In the spring he had recuperated sufficiently to work on a farm, a which he was employed for three years. At the end of that time he apprenticed himself to Mr. Thomas THATCHER, a joiner, carpenter, and architect. A year with that gentleman, with wages of $5 a month and board, and he had acquired all his instructor could impart, and was prepared to set up for himself in the same line. He not only worked out by day as a carpenter, but engaged as a contractor, doing business by himself until the winter of 1852-53, when he formed a partnership with Mr. P. HOWES, to engage in the lumber trade. The yard was where the East Rockford passenger station of the Chicago & Northwestern Railway now stands, which was at that time called the Chicago & Galena Railway, and which had been completed to the east side of Rock River, on 20 Aug 1852. On 20 Aug 1853 the railway bridge was completed across that river, and our subject and his partner removed their lumber to a yard on the west side, near the present station of the Northwestern Railway, continuing together until the summer of 1856, when they sold their business to Mr. FREEMAN.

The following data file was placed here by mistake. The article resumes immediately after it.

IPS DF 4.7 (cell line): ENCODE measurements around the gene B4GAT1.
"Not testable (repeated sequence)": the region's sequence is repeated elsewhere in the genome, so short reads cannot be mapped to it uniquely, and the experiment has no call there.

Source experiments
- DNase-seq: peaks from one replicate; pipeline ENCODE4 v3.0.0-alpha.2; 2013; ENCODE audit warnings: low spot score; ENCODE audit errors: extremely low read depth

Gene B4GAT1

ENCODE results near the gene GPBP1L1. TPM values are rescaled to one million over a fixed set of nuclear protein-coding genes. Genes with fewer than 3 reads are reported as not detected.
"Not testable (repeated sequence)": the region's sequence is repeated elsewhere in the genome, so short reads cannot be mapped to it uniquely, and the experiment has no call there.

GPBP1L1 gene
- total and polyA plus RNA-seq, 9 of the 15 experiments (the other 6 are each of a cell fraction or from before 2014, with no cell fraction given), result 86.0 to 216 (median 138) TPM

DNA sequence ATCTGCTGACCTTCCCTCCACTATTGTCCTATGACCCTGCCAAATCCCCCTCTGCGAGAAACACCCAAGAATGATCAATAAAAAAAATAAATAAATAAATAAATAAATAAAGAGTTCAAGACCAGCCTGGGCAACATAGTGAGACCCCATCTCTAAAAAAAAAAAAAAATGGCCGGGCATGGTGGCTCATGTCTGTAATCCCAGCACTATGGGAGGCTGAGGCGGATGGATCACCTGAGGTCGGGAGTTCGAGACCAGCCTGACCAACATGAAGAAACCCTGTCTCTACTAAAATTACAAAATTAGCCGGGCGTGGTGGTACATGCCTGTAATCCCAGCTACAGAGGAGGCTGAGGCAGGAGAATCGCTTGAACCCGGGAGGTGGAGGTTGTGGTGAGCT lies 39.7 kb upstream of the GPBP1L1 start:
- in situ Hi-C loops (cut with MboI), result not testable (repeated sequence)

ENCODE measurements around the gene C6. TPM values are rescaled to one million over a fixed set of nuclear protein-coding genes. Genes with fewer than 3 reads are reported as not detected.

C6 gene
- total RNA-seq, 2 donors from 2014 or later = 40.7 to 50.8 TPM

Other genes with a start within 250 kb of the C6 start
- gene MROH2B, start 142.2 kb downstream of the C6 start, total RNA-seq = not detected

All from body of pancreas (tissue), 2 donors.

In Nov 1856 the prosperous young Westerner, whose course we have thus far followed, revisited his old home at BLACKFORD Farm, nearly 20 years having passed by with their many chances and changes since he had last crossed its threshold, a penniless lad on his way to the New World. Returning again to the U. S. in the early spring of Feb 1857, he once more went into the lumber business, having his stand on the corner of Third and State Streets, on the same ground now occupied by the Rockford Coal & Lumber Company. Mr. HOWES, his old partner, had an interest with him for a year, and then their connection was dissolved, in the fall of 1859, by the sale of the stock to COOK & Brother, lumber dealers on the west side of the [Rock] River. In the spring of 1853 Mr. LAKE made arrangements to take charge of the late Mr. Henry FISHER's yard, on [p 207] the west side of the river, and in the summer of 1853 formed a partnership with that gentleman, which was continued until Mar 1867. In May of that year, after closing out his interest with Mr. FISHER, he again visited England, and extended his tour while abroad to Ireland, Scotland, France, Belgium, Italy, Switzerland, and portions of Germany, returning home in the fall. In the spring of 1868, he formed a five-year partnership with the Hon. Seely PERRY, who was doing a lumber business on the ground formerly occupied by our subject, and where Mr. PERRY is still carrying on the same business. In the spring of 1874 they terminated their partnership, and in June Mr. LAKE again indulged his fondness for travel, and revisited England, Scotland, and France, and three times since he has made the journey, in the summers of 1877, 1889, and 1891, his eldest daughter accompanying him across the ocean on his last trip. He has not altogether confined his travels to European countries, but has spent a winter on the Pacific Coast, going to CA in May 1885, with his wife and niece, and staying there until the following April.